Connect with us

Local Education

Local Tax Hike to Benefit Fresno State Would be a First, Experts Say



Backers of a sales tax increase to benefit Fresno State are confident their measure will go before Fresno voters in November. (GV Wire Illustration/Paul Marshall)
Share with friends


Just how much do Fresno County residents love Fresno State? Enough to willingly pay higher sales taxes for the next 20 years?

Proponents of a proposed ballot measure, the “California State University, Fresno Facility and Academic Program Improvement Initiative Measure,” are betting that there are enough Fresno State graduates, family members, and friends who will vote in favor of a 0.2% sales tax — which Tim Orman, a longtime local political consultant who is the campaign’s spokesman, says would add a penny to the price of a $5 latte.

If the measure passes, backers estimate it would raise $36 million yearly, or $720 million over 20 years, that would be used to expand access to nursing, agriculture, criminology, and engineering/STEM programs; repair and upgrade academic and other facilities, including women’s and men’s athletic facilities; and provide scholarships for local low-income students. Local is undefined.

Two-thirds of the revenues would be devoted to improving academic buildings, programs, and paying for scholarships, with the remaining third going to repair and upgrade athletic facilities.

The Fresno State improvement zone sales tax might be competing for approval on the November ballot with Fresno County’s controversial Measure C transportation tax renewal as well as Measure V, a sales tax measure proposed by Fresno City Councilman Luis Chavez to fund a Fresno veterans’ district.

University Benefits from Community Support

Fresno State has a long history of getting help from the community for campus improvements. The football stadium, now named Valley Children’s Stadium, was built in the late 1970s as a result of a $7.2 million community fundraising effort. Similar efforts in subsequent years paid for upgrades such as skyboxes, lighting, and turf replacement. The stadium’s name was changed this month after the CSU Board of Trustees approved a $10 million, 10-year naming rights agreement.

Philanthropic donations have helped underwrite the construction of a number of buildings, including the Lydia and Stewart Resnick Student Union and the Jordan Agricultural Research Center.

But the university’s needs far outstrip the community’s resources, Orman said. Unlike other regions of California, the Valley is not blessed with enough community affluence to meet those needs.

Whereas K-12 school districts and community college systems like State Center can ask voters to approve bond measures for facilities improvements, that’s not the case for the UC and CSU systems, Orman said. “The numbers of what was needed was so big, and the availability of resources not ever closing the gap,” he said. “Organically, that led to the idea of a sales tax.”

Community members consulted with “top” university administrators and then devised a plan for the sales tax proposal. Orman said he became involved in the conversation last September or October. He declined to identify the university administrators involved in the conversations.

“I don’t think they can take an official position, but they haven’t told us ‘don’t do it,’ ” Orman said.

The measure’s major financial backer is local builder, Richard Spencer, whose firm Harris Construction has won on-campus construction jobs over the years.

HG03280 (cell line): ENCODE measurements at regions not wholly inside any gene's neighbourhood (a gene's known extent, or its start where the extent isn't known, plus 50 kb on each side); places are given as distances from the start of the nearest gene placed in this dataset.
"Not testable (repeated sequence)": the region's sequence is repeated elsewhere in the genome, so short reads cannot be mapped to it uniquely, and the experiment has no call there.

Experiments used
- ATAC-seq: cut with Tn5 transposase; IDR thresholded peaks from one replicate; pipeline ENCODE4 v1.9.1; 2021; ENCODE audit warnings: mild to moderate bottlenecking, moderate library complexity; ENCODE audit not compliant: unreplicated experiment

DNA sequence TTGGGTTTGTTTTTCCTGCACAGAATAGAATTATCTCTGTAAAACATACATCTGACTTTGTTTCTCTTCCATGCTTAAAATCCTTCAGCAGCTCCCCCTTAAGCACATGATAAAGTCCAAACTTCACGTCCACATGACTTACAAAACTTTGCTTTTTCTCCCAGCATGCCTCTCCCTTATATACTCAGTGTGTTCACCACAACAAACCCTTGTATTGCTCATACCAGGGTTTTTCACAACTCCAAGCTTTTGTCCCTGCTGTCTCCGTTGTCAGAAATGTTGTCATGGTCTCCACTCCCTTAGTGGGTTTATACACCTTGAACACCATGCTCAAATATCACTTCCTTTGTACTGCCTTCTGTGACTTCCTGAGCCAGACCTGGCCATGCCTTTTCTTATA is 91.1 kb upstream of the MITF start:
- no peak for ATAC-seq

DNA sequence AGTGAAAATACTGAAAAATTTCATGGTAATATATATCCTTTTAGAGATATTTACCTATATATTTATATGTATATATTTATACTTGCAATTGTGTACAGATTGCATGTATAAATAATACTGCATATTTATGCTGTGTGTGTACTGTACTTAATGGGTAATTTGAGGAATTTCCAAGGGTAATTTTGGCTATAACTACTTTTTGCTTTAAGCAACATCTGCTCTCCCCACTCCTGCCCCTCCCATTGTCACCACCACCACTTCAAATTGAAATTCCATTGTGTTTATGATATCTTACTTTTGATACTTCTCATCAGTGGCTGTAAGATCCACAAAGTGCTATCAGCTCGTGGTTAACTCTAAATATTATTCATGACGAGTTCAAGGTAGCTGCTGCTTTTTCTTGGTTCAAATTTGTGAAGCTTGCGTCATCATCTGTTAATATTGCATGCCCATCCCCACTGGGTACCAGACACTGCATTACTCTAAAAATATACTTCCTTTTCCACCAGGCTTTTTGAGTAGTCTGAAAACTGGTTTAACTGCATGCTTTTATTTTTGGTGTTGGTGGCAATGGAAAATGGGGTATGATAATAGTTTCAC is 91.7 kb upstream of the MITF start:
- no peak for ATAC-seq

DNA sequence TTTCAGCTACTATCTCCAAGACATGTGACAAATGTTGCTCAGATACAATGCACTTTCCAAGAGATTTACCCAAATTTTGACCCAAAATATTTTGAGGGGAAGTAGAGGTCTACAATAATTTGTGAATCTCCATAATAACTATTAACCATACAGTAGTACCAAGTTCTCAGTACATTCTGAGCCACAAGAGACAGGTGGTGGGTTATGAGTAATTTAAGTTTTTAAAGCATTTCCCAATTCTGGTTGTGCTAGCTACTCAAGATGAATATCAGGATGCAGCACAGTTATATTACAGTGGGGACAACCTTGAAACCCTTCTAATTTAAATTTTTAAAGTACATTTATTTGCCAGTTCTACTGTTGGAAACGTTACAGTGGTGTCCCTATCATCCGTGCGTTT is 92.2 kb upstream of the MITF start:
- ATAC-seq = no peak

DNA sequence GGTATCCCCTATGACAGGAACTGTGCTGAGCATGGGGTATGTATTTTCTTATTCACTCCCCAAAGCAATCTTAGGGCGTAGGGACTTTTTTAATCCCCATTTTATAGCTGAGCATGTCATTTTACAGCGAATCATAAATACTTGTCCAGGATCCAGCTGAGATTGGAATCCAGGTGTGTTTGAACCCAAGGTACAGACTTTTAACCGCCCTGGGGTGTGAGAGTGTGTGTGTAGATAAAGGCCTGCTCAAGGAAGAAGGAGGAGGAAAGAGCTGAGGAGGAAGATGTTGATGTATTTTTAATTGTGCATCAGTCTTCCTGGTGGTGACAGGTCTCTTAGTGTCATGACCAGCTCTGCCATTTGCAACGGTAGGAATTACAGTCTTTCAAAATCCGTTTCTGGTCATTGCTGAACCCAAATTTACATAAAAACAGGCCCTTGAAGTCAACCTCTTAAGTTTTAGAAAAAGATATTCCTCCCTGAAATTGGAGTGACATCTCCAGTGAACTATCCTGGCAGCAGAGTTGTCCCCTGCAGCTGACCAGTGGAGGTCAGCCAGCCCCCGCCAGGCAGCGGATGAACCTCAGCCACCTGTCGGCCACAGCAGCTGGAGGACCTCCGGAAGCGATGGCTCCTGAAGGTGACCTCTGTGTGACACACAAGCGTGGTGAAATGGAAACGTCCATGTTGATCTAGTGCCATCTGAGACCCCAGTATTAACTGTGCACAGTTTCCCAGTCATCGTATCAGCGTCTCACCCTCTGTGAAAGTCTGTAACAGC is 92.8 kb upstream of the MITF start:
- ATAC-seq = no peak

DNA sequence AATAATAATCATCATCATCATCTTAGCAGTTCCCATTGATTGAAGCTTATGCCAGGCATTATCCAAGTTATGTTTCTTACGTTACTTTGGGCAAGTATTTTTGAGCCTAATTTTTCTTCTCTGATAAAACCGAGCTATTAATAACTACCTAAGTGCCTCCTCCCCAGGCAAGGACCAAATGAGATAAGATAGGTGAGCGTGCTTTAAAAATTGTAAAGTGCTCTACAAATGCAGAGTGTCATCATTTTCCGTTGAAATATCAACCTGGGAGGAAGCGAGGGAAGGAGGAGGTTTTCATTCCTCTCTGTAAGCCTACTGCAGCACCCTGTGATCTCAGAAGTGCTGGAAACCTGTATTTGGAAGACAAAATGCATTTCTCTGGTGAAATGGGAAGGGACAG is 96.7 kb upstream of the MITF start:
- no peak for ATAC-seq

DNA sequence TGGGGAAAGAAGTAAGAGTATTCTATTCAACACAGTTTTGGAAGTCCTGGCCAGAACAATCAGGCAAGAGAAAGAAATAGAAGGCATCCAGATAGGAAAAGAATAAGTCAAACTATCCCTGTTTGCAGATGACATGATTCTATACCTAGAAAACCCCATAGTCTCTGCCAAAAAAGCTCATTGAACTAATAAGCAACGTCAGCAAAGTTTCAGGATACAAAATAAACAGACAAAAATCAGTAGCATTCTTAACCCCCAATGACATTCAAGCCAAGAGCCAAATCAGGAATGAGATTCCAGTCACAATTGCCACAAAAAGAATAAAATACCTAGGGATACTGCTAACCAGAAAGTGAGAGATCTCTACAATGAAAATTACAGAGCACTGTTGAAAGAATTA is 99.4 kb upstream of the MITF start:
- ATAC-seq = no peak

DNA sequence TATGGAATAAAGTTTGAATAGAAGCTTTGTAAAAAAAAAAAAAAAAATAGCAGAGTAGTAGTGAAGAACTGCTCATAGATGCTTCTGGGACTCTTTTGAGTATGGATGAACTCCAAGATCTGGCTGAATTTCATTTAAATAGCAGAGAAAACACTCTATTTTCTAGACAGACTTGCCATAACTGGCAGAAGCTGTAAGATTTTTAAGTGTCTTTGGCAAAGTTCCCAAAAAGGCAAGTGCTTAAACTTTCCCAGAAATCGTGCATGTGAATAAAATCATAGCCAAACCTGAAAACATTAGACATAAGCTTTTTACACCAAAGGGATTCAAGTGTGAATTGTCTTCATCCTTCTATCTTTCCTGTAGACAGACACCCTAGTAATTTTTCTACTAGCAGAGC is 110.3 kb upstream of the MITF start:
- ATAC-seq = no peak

In addition to Spencer, the ballot measure organizers are two former school district superintendents, Terry Bradley of Clovis and Marc Johnson of Sanger, and Dora Westerlund, who heads the Fresno Area Hispanic Foundation.

Needs Are Great

Fresno State spokeswoman Lisa Bell confirmed that university officials provided “relevant information” to the community organizers behind the sales tax measure proposal.

Fresno State’s estimated backlog of repairs and upgrades is in excess of $500 million, and that doesn’t include another $308 million projected for repairs and upgrades for “auxiliary operated facilities” such as Bulldog Stadium, Save Mart Center, and student housing, Bell said.

“The idea for this ballot measure originated in the community and not within the University. … We are appreciative of the many ways our community supports Fresno State,” she said in an email to GV Wire.

Fresno State has not taken an official position on the local sales tax proposal, and it’s not being initiated, funded, or directed by the university or any of its auxiliary organizations, Bell said. When asked how any sales tax money would be funneled to the university for academics and athletics, she said, “It would be premature to provide any further specifics.”

First of Its Kind?

Toni Molle, the CSU’s director of public affairs, said officials were unaware of any previous or current county-specific sales taxes to benefit a CSU campus.

The California Department of Tax and Fee Administration lists the active district tax rates by counties across California, and they include local taxes for general use as well as targeted for health care, the homeless, public safety, transportation, fire and emergency medical services, parks, water, sewer, and storm drains, and one Zoo Authority — Fresno County’s. But there’s no sales tax to benefit a CSU campus.

Dr. Alan Auerbach, the Robert D. Burch Professor of Economics and Law and director of the Burch Center for Tax Policy and Public Finance at UC Berkeley, said that as far as he knows the proposed Fresno State sales tax would be the first of its kind in the state.

Auerbach said the sales tax backers can rightfully argue the public benefit that Fresno State provides to the region, and also how woefully underfunded higher education in California is generally and has been in recent decades. For example, he said, UC Berkeley, the state’s flagship university, gets only about 8% of its budget from the state.